Cato Institute hails Lieberman

Seth Ackerman SAckerman at
Mon Aug 7 16:16:46 PDT 2000

> August 7, 2000
> Cato Institute News Memo:
> Cato Social Security Expert Hails Gore Choice of Pro-Privatization Running
> Mate
> Michael Tanner, director of the Cato Institute's Project on Social
> Security
> Privatization, hailed reports that Vice President Gore will select as his
> running mate a supporter of Social Security reform through personal
> retirement accounts. Sen. Joseph Lieberman (D-Conn.), who press reports
> say
> will be formally invited to join the ticket today, declared in 1998 that
> "individual control of part of the retirement/Social Security funds has to
> happen."
> In addition, Lieberman is currently chairman of the centrist Democratic
> Leadership Council, which declared last summer that "we must . . .
> gradually
> convert Social Security from a transfer program to a new system of
> individual private savings supplemented by modest public pensions for the
> needy."
> The question now, according to Tanner, is whether Vice President Gore will
> reconcile his uncompromising opposition to George W. Bush's proposal for
> allowing workers to privately invest a portion of their Social Security
> payroll taxes.
> "It will be more difficult for Gore to denounce Social Security
> privatization as a 'risky scheme' when his own running mate supports the
> idea," Tanner said.
> Tanner also pointed out that Lieberman's position showed just how
> mainstream
> the idea of Social security privatization has become. "Support for
> individually owned, privately invested accounts cuts across party and
> ideological lines," Tanner said. "This is an idea whose time has truly
> arrived."
> Following are excerpts from a May 4, 1998 interview with Copley News
> Service
> in which Lieberman supports the "New Democrat" position on Social Security
> and personal investment.
> Social Security: Where do we go from here?
> Copley: The Social Security trust funds, whatever there are, are invested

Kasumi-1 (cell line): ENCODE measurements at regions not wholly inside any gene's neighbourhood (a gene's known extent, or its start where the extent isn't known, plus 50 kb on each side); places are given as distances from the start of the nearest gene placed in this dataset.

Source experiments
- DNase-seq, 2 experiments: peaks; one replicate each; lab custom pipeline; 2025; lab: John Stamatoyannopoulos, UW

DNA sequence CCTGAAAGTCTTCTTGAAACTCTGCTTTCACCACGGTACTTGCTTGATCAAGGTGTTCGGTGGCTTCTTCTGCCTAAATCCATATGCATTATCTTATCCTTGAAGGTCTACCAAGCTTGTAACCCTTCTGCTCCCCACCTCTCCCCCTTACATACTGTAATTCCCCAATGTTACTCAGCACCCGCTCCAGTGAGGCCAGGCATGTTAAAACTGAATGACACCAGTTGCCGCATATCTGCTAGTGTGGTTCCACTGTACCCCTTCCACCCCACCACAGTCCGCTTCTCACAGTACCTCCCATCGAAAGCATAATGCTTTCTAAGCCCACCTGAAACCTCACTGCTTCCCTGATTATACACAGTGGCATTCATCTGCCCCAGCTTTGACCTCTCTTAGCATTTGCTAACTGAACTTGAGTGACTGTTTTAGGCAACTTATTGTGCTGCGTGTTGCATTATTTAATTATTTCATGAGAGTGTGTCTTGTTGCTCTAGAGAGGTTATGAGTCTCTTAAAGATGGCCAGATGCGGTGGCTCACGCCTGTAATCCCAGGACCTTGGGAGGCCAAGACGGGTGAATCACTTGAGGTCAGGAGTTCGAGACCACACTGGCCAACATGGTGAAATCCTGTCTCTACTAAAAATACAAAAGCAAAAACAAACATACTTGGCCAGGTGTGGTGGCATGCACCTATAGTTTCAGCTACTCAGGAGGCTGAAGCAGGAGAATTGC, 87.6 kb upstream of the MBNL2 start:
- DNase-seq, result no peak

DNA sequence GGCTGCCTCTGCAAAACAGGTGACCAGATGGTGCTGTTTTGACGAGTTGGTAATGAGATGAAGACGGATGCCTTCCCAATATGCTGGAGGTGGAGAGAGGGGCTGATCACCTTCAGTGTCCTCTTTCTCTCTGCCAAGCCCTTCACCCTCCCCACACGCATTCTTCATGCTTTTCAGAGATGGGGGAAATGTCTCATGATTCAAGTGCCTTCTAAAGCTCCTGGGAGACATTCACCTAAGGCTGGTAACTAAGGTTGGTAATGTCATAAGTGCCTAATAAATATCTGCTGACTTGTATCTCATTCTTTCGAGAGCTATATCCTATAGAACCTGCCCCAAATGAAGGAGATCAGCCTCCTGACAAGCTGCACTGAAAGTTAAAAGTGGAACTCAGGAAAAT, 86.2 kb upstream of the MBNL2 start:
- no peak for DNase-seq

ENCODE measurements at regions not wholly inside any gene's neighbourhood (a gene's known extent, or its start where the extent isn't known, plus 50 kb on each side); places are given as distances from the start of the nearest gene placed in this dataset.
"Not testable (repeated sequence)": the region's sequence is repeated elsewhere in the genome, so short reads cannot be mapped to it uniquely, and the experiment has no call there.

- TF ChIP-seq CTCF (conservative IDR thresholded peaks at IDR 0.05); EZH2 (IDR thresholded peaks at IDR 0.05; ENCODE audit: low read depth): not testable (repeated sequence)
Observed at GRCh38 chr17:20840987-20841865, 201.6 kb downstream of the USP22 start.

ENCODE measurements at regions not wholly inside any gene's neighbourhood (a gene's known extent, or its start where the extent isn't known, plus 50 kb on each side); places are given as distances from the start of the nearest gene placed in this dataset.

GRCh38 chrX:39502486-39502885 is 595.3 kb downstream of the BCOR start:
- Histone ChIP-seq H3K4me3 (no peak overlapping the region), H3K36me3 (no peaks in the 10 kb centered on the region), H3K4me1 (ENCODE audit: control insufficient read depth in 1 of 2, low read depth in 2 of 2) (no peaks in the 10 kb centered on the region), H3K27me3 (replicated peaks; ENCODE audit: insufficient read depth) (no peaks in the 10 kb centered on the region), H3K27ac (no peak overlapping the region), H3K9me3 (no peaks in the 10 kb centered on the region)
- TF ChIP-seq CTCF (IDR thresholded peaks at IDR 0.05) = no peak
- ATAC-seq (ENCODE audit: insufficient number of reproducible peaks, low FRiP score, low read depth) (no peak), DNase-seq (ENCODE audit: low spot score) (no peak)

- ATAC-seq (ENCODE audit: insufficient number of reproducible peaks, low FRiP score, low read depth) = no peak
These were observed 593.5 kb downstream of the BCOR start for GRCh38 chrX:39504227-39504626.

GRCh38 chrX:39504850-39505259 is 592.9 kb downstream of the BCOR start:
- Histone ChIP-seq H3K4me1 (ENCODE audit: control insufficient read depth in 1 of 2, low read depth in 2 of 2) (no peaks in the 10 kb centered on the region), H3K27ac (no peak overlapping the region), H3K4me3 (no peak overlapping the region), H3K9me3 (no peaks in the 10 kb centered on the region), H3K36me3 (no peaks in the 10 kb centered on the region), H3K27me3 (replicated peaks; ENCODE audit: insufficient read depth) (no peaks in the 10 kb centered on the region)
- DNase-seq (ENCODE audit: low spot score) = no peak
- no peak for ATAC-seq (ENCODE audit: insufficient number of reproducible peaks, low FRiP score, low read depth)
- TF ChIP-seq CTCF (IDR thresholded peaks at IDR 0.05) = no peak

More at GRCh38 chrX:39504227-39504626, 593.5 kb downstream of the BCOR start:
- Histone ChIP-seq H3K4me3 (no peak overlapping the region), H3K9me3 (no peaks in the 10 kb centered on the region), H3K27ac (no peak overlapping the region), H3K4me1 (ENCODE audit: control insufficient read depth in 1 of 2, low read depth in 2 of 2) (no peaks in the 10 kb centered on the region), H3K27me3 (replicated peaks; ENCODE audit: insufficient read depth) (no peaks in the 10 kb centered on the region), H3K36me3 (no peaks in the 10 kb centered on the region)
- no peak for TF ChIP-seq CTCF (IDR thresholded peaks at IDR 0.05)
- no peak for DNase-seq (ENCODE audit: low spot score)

> in
> the lowest possible yielding security that exists, Treasury securities.
> Any
> manager of a corporate pension plan, or a state employee pension plan,
> would
> be fired if he invested all their assets in Treasury securities. Is there
> any support for broadening the portfolio?
> Sen. Liebermann: I would support that for the reasons you state. There is
> some risk obviously, but each of us has made a judgment about this in our
> own lives. We now have decades-long history of an average 10 percent
> return
> on stocks. Clearly there are ups and downs. So, yes, I would support it. I
> haven't seen any counting of my colleagues on that.
> Something like 40 percent of the American people have investments in
> mutual
> funds. More than half are in some kind of stocks. So it doesn't make sense
> anymore not to do that with this enormous investment pool that we're
> supposed to have for Social Security. Same is true of this idea of
> privatizing. This is where I think if we can manage the transition, we
> have
> a chance to not only do something right, but to give people more
> confidence
> about what their retirement years will be like.
> Of course, it also dramatically increases our savings rate, which has to
> be
> good for our economy overall. Not everybody supports this. We're going to
> see again a kind of old Democratic Party/new Democratic Party kind of
> split
> on this. I think in the end that individual control of part of the
> retirement/Social Security funds has to happen.
> The Cato Institute is a nonpartisan public policy research foundation
> dedicated to broadening policy debate consistent with the traditional
> American principles of individual liberty, limited government, free
> markets,
> and peace.

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